Why are you hearing so much about sensors? According to Machine Design, sensors are going to be a critical part of the Internet of Things (IoT). Big Data, neural networks, smart machines, and artificial intelligence all require “source data.” In short, a great amount of the IoT discussion comes down to sensors.
Sensors of all types and sizes will be needed to generate the source data upon which the IoT’s intelligence will largely be built. Companies that make the most progress in the next 10 years in embedding and augmenting their hardware and electronics with data gathering and generating capabilities will likely be the market leaders in the following decade. What exists today is perhaps a tenth of what is coming.
Morgan Stanley echoes the significance of sensors in the near future. It points out that microcontrollers (MCUs), the tiny sensors that enable connectivity and control in all the “things” around us, have now become so inexpensive—at around $1 apiece—that they can be incorporated in just about everything, from industrial machinery and home appliances to wearable devices and even clothing.
In a recent survey of more than 100 key decision-makers who represented automotive, consumer electronics and industrial manufacturing companies, Morgan Stanley Research found that more than 90 percent of them are baking connectivity technologies into their designs. This marks a turning point for IoT, the next generation of personal computing, users and their environment.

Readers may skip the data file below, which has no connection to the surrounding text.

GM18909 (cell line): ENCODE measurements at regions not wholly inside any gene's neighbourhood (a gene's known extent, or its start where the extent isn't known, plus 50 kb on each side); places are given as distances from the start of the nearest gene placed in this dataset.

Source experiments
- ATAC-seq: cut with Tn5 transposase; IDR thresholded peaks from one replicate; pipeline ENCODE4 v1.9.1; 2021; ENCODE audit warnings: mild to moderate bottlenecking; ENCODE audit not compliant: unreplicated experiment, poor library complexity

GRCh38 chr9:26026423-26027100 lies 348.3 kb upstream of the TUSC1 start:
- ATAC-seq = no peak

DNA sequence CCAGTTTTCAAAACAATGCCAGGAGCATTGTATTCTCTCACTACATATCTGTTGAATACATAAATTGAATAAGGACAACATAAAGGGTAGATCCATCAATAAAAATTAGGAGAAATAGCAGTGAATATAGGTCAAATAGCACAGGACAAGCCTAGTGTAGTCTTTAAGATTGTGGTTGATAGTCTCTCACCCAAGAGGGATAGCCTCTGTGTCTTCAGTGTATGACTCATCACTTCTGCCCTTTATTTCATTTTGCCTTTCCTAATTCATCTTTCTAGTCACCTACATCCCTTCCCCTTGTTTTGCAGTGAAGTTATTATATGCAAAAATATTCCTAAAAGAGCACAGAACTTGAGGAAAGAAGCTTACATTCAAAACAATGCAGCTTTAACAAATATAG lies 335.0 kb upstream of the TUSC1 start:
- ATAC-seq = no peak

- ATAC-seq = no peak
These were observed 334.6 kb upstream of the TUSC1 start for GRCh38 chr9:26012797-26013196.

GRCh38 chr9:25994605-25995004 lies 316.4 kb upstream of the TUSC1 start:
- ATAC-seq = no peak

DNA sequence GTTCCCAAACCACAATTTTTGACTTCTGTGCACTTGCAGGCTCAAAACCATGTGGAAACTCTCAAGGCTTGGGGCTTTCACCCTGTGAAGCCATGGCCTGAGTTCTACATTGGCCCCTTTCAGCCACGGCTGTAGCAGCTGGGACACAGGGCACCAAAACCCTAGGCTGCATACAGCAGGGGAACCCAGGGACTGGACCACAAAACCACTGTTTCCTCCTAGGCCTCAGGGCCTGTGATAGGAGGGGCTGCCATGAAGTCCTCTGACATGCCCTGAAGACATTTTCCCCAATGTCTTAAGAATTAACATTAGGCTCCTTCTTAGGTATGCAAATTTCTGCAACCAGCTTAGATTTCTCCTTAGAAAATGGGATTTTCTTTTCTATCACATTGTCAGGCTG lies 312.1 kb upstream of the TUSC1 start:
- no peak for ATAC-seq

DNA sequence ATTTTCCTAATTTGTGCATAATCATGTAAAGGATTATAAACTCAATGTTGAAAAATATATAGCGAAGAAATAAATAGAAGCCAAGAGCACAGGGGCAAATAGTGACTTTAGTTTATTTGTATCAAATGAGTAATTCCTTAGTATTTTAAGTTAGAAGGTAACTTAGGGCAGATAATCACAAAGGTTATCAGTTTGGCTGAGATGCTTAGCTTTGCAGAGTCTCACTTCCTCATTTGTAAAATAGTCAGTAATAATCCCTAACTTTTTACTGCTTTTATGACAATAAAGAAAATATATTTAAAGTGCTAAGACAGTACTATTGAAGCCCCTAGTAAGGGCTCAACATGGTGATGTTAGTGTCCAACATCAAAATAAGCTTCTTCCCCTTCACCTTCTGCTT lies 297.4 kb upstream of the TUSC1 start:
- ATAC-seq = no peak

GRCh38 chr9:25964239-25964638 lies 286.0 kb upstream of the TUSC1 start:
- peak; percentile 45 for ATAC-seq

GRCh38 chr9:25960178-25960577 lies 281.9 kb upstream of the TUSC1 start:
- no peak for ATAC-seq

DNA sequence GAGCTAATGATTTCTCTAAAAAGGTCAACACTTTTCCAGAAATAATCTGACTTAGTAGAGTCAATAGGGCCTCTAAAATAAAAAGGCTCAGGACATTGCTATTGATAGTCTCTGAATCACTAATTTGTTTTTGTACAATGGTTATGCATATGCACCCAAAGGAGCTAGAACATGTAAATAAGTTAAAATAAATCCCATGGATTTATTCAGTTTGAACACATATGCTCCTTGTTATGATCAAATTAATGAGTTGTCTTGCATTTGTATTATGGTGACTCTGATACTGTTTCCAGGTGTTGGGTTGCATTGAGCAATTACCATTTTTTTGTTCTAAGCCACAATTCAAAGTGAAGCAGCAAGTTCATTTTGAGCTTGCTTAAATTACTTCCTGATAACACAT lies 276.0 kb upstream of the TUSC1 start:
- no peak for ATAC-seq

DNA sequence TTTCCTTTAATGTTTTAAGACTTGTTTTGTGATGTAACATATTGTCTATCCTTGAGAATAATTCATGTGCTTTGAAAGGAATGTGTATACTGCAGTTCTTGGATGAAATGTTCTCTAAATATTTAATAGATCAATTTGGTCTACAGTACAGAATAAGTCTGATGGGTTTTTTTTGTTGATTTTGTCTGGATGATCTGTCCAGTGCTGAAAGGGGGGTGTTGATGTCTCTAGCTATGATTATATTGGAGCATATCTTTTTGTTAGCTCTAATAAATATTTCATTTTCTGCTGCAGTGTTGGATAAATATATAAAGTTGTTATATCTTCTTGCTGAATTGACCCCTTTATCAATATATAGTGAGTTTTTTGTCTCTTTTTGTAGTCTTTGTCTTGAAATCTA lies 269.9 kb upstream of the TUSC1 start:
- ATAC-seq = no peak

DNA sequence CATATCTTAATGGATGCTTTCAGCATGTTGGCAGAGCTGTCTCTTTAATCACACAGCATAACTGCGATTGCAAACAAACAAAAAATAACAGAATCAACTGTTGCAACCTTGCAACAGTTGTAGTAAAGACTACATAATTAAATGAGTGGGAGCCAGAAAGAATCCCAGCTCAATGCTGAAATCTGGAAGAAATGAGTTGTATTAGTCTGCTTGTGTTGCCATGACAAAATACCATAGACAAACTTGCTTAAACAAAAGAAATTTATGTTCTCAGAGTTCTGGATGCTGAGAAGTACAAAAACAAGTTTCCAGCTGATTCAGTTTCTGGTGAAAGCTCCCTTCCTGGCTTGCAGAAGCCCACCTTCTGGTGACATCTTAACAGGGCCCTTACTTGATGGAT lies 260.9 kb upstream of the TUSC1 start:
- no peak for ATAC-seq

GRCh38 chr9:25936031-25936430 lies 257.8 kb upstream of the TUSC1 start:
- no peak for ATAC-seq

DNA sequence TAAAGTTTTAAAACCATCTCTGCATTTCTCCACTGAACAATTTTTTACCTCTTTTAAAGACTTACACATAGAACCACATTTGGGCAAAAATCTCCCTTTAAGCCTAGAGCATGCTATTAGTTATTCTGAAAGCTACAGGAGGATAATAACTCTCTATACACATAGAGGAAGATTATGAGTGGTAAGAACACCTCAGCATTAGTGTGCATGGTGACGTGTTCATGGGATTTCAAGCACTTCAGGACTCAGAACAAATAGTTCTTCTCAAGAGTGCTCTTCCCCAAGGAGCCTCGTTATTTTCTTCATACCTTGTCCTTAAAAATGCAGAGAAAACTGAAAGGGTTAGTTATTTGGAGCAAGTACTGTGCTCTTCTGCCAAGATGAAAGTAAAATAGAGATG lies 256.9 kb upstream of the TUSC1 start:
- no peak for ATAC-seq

Consumers and companies ultimately stand to reap the benefits of this new technology. In the near term, the semiconductor industry could be one of the biggest winners. Every 10 percent increase in connectivity using MCUs could add roughly $1 billion to the chip-making industry.
Given the preceding information, sensors clearly are expected to play a significant role in IoT which helps consumers, companies and industries. However, we should still look at them from an objective viewpoint, because they can mislead. Sensors, like the devices, machines, etc. that incorporate them, can make errors.
As Martin Willcox of Teradata points out, sensors sometimes lie. This often comes as a big surprise to business and IT people who tend to believe everything smart devices record can be assumed to be true, because smart devices never come to work hungover or distracted. Talk to the engineers who build and deploy sensor networks and you will rapidly discover that nothing could be further from the truth.
Willcox illustrates his point about sensor fallibility with heart-rate-monitor and desert-oil-field examples. More specifically, his heart-rate monitor falsely showed – in the middle of a 30-minute treadmill workout – that his heart rate was 70 bpm and stayed exactly that same way for several minutes. With desert oil field sensors, he explained that the extreme temperature range that the sensors endure often leads them to “drift” almost as soon as they are deployed and installed.
Consequently, sensors and sensor data do hold great promise, but they still require pragmatic oversight. Willcox emphasizes you can’t assume that machine-generated data are accurate, complete and consistent, just because they are produced by a machine. Furthermore, don’t assume that a low per-unit cost makes sensors easy to replace if they consistently make errors (i.e., fail). In some cases (e.g., desert oil field sensors), the cost of lost production time needed to replace them may not be so low.
(Photo: Arenas of IoT, Flickr)